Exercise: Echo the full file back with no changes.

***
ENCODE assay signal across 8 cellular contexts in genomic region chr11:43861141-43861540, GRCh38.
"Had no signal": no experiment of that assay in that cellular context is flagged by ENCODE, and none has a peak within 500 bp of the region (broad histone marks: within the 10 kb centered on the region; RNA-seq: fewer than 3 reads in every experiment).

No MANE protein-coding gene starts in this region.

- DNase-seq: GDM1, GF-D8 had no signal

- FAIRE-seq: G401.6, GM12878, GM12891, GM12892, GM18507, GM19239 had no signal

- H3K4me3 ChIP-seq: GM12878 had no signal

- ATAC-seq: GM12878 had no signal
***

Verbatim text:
ENCODE assay signal across 8 cellular contexts in genomic region chr11:43861141-43861540, GRCh38.
"Had no signal": no experiment of that assay in that cellular context is flagged by ENCODE, and none has a peak within 500 bp of the region (broad histone marks: within the 10 kb centered on the region; RNA-seq: fewer than 3 reads in every experiment).

No MANE protein-coding gene starts in this region.

- DNase-seq: GDM1, GF-D8 had no signal

- FAIRE-seq: G401.6, GM12878, GM12891, GM12892, GM18507, GM19239 had no signal

- H3K4me3 ChIP-seq: GM12878 had no signal

- ATAC-seq: GM12878 had no signal